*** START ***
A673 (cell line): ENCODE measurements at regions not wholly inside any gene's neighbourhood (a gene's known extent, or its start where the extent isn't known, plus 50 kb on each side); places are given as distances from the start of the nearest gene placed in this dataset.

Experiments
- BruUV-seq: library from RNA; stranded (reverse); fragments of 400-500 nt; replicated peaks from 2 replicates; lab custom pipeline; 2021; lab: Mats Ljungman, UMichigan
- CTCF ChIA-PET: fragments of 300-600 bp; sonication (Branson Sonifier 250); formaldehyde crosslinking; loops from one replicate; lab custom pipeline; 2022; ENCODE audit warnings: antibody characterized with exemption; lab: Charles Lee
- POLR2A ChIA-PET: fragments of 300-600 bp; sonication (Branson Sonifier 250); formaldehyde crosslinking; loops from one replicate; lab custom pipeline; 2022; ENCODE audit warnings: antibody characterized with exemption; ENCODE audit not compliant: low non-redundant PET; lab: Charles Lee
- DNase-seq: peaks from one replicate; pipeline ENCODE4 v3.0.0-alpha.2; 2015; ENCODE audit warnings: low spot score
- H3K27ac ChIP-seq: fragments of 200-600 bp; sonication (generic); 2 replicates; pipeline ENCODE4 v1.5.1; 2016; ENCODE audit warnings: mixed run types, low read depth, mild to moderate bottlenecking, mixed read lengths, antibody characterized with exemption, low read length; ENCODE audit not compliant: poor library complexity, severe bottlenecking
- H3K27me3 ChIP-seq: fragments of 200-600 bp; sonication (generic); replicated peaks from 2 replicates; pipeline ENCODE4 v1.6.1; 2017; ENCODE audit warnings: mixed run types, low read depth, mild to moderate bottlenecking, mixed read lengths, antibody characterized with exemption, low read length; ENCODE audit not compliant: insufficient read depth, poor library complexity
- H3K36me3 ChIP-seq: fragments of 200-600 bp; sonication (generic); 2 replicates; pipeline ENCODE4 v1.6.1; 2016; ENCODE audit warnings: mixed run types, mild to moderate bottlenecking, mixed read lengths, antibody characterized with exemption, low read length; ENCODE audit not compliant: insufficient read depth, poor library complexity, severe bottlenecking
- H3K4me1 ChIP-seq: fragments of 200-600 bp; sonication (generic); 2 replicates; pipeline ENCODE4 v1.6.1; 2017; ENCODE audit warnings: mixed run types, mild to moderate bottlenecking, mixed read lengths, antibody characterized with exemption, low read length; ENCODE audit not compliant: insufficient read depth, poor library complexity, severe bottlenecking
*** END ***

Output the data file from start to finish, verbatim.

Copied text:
A673 (cell line): ENCODE measurements at regions not wholly inside any gene's neighbourhood (a gene's known extent, or its start where the extent isn't known, plus 50 kb on each side); places are given as distances from the start of the nearest gene placed in this dataset.

Experiments
- BruUV-seq: library from RNA; stranded (reverse); fragments of 400-500 nt; replicated peaks from 2 replicates; lab custom pipeline; 2021; lab: Mats Ljungman, UMichigan
- CTCF ChIA-PET: fragments of 300-600 bp; sonication (Branson Sonifier 250); formaldehyde crosslinking; loops from one replicate; lab custom pipeline; 2022; ENCODE audit warnings: antibody characterized with exemption; lab: Charles Lee
- POLR2A ChIA-PET: fragments of 300-600 bp; sonication (Branson Sonifier 250); formaldehyde crosslinking; loops from one replicate; lab custom pipeline; 2022; ENCODE audit warnings: antibody characterized with exemption; ENCODE audit not compliant: low non-redundant PET; lab: Charles Lee
- DNase-seq: peaks from one replicate; pipeline ENCODE4 v3.0.0-alpha.2; 2015; ENCODE audit warnings: low spot score
- H3K27ac ChIP-seq: fragments of 200-600 bp; sonication (generic); 2 replicates; pipeline ENCODE4 v1.5.1; 2016; ENCODE audit warnings: mixed run types, low read depth, mild to moderate bottlenecking, mixed read lengths, antibody characterized with exemption, low read length; ENCODE audit not compliant: poor library complexity, severe bottlenecking
- H3K27me3 ChIP-seq: fragments of 200-600 bp; sonication (generic); replicated peaks from 2 replicates; pipeline ENCODE4 v1.6.1; 2017; ENCODE audit warnings: mixed run types, low read depth, mild to moderate bottlenecking, mixed read lengths, antibody characterized with exemption, low read length; ENCODE audit not compliant: insufficient read depth, poor library complexity
- H3K36me3 ChIP-seq: fragments of 200-600 bp; sonication (generic); 2 replicates; pipeline ENCODE4 v1.6.1; 2016; ENCODE audit warnings: mixed run types, mild to moderate bottlenecking, mixed read lengths, antibody characterized with exemption, low read length; ENCODE audit not compliant: insufficient read depth, poor library complexity, severe bottlenecking
- H3K4me1 ChIP-seq: fragments of 200-600 bp; sonication (generic); 2 replicates; pipeline ENCODE4 v1.6.1; 2017; ENCODE audit warnings: mixed run types, mild to moderate bottlenecking, mixed read lengths, antibody characterized with exemption, low read length; ENCODE audit not compliant: insufficient read depth, poor library complexity, severe bottlenecking